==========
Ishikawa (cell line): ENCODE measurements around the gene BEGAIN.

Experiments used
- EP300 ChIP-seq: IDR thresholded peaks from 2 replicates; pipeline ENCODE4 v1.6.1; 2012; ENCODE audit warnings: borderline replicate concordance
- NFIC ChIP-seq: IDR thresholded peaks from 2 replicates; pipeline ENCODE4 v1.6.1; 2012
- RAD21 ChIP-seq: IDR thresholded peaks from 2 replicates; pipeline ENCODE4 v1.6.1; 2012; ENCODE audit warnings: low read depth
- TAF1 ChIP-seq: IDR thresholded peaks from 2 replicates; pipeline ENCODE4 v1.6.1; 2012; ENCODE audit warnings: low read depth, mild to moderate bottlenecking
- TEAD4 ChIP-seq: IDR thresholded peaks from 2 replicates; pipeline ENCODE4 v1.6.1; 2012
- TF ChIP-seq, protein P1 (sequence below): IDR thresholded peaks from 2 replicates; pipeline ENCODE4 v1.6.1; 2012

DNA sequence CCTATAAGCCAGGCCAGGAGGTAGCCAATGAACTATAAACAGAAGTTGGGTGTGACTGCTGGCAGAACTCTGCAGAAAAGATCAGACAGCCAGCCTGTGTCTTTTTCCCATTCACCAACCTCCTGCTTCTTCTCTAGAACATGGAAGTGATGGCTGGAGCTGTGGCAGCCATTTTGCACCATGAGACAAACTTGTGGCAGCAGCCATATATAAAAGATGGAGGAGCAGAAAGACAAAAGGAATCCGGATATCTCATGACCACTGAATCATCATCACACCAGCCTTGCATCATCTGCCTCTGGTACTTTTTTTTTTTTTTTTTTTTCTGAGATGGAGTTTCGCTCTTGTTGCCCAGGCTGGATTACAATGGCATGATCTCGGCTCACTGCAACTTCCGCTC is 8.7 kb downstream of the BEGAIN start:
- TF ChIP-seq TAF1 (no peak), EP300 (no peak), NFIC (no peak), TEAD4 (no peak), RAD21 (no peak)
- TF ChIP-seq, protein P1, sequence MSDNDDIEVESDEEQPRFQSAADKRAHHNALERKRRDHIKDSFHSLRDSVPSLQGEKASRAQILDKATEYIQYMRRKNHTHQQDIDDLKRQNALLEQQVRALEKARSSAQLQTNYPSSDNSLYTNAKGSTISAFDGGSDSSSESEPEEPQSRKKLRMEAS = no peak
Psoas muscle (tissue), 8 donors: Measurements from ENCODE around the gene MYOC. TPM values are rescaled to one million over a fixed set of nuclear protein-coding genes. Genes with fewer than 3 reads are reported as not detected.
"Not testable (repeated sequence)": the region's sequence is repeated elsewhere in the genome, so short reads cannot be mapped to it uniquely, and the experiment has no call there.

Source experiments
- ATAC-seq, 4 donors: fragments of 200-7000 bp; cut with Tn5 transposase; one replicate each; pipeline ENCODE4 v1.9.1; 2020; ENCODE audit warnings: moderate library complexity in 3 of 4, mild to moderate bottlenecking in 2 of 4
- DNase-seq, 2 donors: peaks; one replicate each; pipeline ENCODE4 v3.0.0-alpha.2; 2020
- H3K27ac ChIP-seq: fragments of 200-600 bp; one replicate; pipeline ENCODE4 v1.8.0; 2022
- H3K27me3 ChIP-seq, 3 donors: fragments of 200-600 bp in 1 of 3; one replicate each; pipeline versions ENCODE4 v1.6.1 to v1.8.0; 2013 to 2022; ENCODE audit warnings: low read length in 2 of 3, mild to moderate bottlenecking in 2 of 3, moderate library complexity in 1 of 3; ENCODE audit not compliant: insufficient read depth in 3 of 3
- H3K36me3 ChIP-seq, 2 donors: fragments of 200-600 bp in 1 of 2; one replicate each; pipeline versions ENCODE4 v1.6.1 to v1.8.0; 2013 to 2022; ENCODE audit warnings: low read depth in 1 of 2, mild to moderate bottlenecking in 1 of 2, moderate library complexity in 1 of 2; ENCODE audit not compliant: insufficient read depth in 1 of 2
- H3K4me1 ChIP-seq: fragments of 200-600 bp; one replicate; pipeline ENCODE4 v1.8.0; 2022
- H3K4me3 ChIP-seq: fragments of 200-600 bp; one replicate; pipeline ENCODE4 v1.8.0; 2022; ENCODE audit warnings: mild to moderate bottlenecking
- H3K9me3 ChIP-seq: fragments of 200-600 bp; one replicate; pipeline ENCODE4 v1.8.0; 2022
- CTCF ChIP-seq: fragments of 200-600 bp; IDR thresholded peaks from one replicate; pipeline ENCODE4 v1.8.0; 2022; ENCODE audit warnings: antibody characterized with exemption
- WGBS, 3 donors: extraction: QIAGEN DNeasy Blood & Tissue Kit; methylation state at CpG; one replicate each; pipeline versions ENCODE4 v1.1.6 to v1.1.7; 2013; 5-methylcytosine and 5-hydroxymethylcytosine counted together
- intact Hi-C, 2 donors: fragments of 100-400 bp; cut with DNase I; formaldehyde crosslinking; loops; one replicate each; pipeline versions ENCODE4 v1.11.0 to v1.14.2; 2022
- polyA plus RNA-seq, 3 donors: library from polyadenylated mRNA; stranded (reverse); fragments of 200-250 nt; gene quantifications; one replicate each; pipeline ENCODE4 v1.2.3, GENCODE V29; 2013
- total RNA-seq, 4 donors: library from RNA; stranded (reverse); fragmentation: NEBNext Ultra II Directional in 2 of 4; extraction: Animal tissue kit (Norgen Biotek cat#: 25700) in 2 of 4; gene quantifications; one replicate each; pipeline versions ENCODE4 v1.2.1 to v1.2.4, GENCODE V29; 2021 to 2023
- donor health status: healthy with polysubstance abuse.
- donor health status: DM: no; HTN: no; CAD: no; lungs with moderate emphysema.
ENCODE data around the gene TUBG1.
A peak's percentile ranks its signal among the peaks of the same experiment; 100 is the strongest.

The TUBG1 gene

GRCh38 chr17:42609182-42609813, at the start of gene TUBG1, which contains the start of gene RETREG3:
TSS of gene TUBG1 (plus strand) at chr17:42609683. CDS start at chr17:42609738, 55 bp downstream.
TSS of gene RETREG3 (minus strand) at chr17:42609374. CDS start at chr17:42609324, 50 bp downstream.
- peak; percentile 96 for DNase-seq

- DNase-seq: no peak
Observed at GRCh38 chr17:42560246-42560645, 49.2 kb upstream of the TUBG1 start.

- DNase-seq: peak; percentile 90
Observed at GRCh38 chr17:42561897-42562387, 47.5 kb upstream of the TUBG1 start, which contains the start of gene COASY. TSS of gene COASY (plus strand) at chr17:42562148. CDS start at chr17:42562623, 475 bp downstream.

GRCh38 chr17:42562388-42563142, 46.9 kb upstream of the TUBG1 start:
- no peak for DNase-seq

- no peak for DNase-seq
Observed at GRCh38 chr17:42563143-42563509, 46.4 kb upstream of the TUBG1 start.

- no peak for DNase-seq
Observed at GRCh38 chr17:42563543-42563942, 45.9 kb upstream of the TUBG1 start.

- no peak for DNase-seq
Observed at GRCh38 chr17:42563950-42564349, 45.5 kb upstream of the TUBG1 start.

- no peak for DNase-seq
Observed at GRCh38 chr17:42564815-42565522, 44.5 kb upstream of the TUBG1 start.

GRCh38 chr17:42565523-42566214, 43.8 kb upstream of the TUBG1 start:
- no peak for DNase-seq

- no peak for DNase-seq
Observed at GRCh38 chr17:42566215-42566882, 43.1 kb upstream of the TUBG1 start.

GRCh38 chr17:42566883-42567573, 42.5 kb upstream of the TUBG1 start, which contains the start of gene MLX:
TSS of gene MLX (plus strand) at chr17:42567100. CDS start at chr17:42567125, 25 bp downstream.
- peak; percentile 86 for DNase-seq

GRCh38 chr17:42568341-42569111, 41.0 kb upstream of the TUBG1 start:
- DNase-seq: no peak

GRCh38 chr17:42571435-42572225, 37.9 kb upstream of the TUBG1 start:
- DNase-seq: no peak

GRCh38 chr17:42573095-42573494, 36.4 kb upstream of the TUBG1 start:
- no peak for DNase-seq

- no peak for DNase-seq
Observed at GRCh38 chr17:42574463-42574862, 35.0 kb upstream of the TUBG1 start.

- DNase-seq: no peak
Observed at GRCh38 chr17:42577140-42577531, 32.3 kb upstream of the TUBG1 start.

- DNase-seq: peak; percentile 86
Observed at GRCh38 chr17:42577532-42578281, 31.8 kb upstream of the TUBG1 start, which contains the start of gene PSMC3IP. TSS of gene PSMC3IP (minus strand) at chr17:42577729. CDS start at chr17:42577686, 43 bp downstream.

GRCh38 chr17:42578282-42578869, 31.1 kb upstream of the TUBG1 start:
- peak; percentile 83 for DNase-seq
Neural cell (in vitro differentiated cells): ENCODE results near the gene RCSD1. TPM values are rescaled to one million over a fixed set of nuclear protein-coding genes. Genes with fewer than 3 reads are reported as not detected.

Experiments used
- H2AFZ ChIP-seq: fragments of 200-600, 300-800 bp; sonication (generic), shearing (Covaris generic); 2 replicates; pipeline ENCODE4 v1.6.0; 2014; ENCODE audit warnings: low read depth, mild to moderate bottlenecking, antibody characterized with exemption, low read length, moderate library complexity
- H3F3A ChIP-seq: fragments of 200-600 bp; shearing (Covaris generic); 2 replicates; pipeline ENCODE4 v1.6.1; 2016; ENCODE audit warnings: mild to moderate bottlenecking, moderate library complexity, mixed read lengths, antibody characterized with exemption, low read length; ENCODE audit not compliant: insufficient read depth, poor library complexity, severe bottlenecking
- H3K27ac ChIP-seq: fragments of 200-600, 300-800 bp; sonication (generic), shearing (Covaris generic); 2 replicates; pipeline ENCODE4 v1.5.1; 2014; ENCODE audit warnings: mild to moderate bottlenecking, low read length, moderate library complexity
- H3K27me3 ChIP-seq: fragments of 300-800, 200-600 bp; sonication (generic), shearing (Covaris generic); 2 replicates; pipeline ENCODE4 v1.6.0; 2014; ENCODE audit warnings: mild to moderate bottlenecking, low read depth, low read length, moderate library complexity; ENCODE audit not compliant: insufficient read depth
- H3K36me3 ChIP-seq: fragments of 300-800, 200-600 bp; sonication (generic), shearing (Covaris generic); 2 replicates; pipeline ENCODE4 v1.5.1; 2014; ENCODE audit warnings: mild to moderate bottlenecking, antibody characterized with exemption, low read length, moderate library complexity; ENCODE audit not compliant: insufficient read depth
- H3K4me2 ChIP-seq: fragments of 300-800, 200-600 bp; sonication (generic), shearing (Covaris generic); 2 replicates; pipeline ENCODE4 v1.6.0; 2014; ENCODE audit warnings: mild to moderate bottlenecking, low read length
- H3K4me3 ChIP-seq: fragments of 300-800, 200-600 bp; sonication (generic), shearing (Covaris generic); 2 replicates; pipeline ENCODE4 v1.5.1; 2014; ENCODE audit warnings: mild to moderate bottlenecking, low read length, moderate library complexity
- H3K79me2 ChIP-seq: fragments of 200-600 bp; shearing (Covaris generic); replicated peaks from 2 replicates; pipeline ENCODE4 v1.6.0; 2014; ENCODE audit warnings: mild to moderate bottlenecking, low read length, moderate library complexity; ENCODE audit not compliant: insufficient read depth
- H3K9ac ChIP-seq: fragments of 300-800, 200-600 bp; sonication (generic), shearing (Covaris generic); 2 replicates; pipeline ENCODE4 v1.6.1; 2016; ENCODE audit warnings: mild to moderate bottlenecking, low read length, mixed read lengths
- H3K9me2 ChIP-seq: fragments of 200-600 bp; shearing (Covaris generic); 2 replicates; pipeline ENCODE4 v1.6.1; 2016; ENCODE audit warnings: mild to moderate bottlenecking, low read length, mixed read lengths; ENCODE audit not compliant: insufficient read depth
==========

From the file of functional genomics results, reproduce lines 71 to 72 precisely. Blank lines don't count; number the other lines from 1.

- peak; percentile 83 for DNase-seq
Neural cell (in vitro differentiated cells): ENCODE results near the gene RCSD1. TPM values are rescaled to one million over a fixed set of nuclear protein-coding genes. Genes with fewer than 3 reads are reported as not detected.